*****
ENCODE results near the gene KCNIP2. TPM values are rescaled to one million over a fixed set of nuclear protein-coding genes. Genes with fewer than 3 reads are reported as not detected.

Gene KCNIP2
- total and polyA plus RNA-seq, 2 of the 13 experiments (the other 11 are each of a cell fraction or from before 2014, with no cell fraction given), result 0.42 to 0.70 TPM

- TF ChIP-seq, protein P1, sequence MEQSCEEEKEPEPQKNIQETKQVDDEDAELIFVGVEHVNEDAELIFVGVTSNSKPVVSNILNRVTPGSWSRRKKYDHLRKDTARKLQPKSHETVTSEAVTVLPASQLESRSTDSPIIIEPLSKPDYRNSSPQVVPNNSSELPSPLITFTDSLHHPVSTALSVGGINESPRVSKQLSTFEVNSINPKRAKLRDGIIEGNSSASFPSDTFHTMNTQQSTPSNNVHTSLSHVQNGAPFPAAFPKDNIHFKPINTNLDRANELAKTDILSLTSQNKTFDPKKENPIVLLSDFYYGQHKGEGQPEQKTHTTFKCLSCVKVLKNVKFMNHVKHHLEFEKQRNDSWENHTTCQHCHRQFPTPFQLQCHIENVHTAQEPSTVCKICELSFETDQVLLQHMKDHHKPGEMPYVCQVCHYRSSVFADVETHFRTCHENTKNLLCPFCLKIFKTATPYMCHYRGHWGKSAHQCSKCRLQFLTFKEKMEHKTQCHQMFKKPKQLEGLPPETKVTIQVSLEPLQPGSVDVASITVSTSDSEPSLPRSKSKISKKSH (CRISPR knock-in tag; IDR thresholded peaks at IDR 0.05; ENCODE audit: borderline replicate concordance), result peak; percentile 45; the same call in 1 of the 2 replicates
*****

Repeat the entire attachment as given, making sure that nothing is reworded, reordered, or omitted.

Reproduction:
ENCODE results near the gene KCNIP2. TPM values are rescaled to one million over a fixed set of nuclear protein-coding genes. Genes with fewer than 3 reads are reported as not detected.

Gene KCNIP2
- total and polyA plus RNA-seq, 2 of the 13 experiments (the other 11 are each of a cell fraction or from before 2014, with no cell fraction given), result 0.42 to 0.70 TPM

- TF ChIP-seq, protein P1, sequence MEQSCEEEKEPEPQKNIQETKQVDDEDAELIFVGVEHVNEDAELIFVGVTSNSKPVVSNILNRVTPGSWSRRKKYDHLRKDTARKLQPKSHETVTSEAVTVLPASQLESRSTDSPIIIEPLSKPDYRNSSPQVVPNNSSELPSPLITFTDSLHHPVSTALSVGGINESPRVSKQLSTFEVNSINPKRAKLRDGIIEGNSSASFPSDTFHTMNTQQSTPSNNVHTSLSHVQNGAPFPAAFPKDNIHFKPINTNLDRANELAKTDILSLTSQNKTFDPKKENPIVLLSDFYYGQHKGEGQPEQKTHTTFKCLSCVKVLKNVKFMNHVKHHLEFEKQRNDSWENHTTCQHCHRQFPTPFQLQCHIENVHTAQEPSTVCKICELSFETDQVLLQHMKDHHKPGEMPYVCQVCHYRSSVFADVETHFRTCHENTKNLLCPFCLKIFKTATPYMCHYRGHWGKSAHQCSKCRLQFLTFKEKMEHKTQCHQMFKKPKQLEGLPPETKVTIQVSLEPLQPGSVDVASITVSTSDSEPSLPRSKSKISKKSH (CRISPR knock-in tag; IDR thresholded peaks at IDR 0.05; ENCODE audit: borderline replicate concordance), result peak; percentile 45; the same call in 1 of the 2 replicates